Over the next decade, the Big Dig created new highway and transit connections to North Station and the Seaport District, laying the groundwork for billions of dollars in private real estate investment. The Institute of Contemporary Art’s striking new building opened at the water’s edge in late 2006, and cultural institutions across the city, including the Isabella Stewart Gardner Museum and the Museum of Fine Arts, undertook grand expansions.

“When I came into office, a lot of economists told me, ‘Mayor, you’re going to preside over a wake — nothing is going to happen in the city,’ ” Menino recalled. “And look what happened. They were wrong. I took a lot of hits because I supported the Big Dig. I had a sense that it was going to be good for Boston, and it’s been good for Boston.”

Not all of the mayor’s efforts were successful. Plans to move City Hall to the Seaport District collapsed, as did efforts to build a signature, 1,000-foot tower above a decaying city-owned parking garage in the financial district. Several ambitious projects by private developers died or went nowhere, including major air rights developments over the Massachusetts Turnpike at Columbus Center and another one that is now stalled in the shadows of Fenway Park.

But the Seaport, renamed the Innovation District by Menino, is experiencing a major growth spurt after years of fits and starts. The area’s endless sea of parking lots is now bustling with construction activity. New office and residential towers are rising at Fan Pier and Pier 4, and the crowds of daily commuters are so large that they clog bridges and tunnels built to help spur the district’s growth.

Commercial real estate executive Kevin Phelan acknowledged the pace of building in the Seaport is remarkable, but he said the most notable change of the past 20 years is that large-scale redevelopment is now spreading to outlying sections of Boston.

Elkus Manfredi Architects
Sports apparel giant New Balance plans to build a 14-acre campus in Brighton that will include a new sports complex, retail stores, a commuter rail station and additional offices.

For example, he said, a huge complex is under construction at New Balance’s headquarters in Brighton, where contractors are building new offices, a sprawling sports complex, and retail stores. In Dudley Square, the city’s investment in new school department offices, along with a police station and public library, has begun to spark development of new homes, offices, and retail stores.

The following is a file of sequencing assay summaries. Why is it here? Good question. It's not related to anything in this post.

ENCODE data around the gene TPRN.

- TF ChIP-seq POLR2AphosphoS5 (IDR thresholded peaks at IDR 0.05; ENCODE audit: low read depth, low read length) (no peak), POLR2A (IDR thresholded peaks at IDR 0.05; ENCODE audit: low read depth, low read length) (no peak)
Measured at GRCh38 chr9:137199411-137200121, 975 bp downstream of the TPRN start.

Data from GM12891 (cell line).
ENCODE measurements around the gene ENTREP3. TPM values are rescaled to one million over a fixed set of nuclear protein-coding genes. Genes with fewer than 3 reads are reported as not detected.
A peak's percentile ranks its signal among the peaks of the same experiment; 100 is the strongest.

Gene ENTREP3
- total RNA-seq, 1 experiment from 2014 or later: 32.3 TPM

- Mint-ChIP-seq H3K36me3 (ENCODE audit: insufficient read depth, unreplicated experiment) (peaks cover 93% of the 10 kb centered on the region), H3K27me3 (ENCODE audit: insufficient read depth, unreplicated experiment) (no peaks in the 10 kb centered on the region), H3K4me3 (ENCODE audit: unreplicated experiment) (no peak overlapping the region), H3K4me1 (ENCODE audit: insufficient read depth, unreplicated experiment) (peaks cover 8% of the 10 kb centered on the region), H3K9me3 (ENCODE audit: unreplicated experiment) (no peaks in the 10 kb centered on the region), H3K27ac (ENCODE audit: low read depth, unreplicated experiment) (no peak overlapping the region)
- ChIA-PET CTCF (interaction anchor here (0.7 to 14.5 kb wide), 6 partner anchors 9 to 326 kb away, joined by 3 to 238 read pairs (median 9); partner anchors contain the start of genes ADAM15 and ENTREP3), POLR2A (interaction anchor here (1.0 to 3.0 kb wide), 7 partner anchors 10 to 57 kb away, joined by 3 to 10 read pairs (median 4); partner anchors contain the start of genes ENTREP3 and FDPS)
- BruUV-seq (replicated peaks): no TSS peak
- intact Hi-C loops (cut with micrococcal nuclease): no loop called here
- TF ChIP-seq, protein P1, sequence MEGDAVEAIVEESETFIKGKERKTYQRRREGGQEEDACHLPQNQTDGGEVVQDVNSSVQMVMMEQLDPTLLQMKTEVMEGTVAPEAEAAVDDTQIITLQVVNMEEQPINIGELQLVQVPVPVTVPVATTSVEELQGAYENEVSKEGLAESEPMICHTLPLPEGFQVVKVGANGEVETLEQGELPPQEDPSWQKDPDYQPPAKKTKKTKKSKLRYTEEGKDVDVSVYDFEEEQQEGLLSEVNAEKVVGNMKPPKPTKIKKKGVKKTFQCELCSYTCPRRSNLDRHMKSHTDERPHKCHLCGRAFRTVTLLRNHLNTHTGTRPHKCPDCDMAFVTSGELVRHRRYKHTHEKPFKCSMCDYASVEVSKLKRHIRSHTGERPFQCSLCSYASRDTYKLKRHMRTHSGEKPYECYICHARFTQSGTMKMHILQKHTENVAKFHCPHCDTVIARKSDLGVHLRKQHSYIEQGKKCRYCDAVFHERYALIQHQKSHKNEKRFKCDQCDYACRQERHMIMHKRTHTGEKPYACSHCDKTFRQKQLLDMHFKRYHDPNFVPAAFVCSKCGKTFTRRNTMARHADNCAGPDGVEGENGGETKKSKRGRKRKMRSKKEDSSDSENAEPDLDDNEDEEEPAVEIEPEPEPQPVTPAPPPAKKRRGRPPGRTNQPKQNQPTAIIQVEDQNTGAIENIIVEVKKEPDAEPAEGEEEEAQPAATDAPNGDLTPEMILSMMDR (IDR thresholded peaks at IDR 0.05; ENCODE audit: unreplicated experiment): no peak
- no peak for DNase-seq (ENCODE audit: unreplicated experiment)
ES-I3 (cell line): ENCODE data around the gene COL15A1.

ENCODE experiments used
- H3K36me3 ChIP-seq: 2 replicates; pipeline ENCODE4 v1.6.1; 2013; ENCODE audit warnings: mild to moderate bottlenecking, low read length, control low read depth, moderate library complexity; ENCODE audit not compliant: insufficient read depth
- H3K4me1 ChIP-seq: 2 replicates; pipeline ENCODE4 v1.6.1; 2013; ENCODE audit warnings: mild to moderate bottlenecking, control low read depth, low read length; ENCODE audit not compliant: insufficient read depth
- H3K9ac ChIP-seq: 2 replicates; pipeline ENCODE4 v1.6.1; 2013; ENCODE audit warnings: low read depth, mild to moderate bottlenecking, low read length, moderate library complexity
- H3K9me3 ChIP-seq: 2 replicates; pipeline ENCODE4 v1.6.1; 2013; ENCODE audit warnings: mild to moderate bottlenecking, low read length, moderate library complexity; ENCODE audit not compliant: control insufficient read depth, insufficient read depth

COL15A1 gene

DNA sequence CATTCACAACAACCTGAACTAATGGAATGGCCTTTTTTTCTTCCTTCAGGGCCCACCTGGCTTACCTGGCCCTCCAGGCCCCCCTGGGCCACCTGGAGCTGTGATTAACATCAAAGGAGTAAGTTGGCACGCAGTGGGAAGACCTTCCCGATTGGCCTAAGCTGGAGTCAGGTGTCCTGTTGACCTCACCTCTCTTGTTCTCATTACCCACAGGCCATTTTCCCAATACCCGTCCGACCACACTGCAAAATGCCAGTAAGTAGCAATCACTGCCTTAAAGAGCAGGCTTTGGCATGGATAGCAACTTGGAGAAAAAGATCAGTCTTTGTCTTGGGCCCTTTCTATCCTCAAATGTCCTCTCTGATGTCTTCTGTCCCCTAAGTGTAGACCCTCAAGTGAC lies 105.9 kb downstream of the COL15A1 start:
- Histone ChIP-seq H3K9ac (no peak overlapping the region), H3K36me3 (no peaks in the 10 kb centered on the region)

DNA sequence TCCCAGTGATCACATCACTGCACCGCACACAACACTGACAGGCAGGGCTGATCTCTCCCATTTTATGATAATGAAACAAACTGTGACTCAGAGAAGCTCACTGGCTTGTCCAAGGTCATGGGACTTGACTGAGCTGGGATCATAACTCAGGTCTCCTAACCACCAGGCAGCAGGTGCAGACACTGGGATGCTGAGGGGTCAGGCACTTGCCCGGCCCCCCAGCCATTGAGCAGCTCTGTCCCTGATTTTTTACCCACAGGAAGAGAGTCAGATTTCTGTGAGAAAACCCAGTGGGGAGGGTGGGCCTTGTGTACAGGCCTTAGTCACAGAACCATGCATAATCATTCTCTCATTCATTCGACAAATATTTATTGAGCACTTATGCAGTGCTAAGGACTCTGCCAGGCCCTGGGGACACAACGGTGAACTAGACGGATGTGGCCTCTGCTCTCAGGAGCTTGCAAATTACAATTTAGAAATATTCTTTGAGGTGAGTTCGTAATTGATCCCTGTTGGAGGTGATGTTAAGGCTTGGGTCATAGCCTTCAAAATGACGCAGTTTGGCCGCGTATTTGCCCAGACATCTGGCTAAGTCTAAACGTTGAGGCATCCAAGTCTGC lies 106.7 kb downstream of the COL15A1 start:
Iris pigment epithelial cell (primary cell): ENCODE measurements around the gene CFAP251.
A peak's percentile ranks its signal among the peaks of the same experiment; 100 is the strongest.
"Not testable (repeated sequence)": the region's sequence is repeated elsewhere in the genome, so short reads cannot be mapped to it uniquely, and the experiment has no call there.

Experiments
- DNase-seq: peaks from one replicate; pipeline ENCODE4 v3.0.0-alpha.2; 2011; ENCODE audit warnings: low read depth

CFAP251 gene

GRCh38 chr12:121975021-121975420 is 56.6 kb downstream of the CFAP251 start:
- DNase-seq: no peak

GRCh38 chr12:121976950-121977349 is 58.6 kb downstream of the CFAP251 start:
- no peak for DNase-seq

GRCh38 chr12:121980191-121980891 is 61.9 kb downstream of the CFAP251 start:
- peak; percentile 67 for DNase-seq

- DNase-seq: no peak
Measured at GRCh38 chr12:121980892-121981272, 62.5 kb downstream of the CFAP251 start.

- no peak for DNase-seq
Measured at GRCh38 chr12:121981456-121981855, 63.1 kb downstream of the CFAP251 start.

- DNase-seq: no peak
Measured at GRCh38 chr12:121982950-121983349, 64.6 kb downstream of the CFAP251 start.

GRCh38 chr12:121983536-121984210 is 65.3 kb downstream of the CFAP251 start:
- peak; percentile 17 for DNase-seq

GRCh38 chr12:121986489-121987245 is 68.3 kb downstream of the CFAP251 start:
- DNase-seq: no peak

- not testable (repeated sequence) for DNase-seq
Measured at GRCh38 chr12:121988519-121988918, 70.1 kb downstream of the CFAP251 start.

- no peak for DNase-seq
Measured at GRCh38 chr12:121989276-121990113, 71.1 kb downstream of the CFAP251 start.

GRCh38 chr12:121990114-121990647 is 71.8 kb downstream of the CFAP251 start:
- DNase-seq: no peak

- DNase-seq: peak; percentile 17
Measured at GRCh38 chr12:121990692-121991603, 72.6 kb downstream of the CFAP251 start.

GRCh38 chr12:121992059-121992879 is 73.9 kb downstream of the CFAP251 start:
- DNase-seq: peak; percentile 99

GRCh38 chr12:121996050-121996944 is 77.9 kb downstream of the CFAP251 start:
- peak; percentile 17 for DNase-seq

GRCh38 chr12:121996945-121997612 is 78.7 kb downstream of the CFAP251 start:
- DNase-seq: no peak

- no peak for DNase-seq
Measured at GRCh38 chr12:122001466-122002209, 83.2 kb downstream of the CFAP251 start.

“The tax base and the jobs that will result from stretching the city in that way will be a huge legacy for Menino,” said Phelan, cochairman of the commercial real estate firm Colliers International. “That development will wake people up to the possibilities of places like Melnea Cass in Roxbury and Rutherford Ave. in Charlestown.”

But the improvements made during two decades are hardly the work of one man. In addition to federal and state transportation improvements, Boston’s economy has thrived through the growth of its hospitals and universities. Over the last 15 years, medical institutions have built more than 3.3 million square feet of new space for patient care and research, creating more than 6,300 new jobs, according to BRA data.

New pharmaceutical companies and technology firms also have moved into the city, attracting the attention of real estate investors from around the world. Every commercial building that goes up for sale in the downtown area draws a long list of would-be buyers, including insurance companies, pension funds, and multinational investment firms.

“Buildings are selling for two and three times what they did in the 1990s,” said Phelan. “If they were going for $250 to $300 a square foot back then, they are going for $600 to $800 a square foot now. People want to be here.”

Still, for investors and residents, navigating the city’s review process can be maddening. Despite its size and attractiveness, Boston still has no clear zoning rules governing development, which effectively means the mayor has the power to decide what gets built where and by whom.

Menino said he has no regrets about the projects he has supported, noting that Boston, for all the concerns about the side-effects development, has added 20,000 housing units between 2000 and 2010, and now has more than $6 billion in projects under construction.

“Some people want Boston to stay as it was 20 or 30 years ago,” he said. “Well, if you stay with the status quo, it means your city is going backwards. You’ve got to have change to make sure it’s moving forward. And that’s what we’ve tried to do, move the city forward.”

Casey Ross can be reached at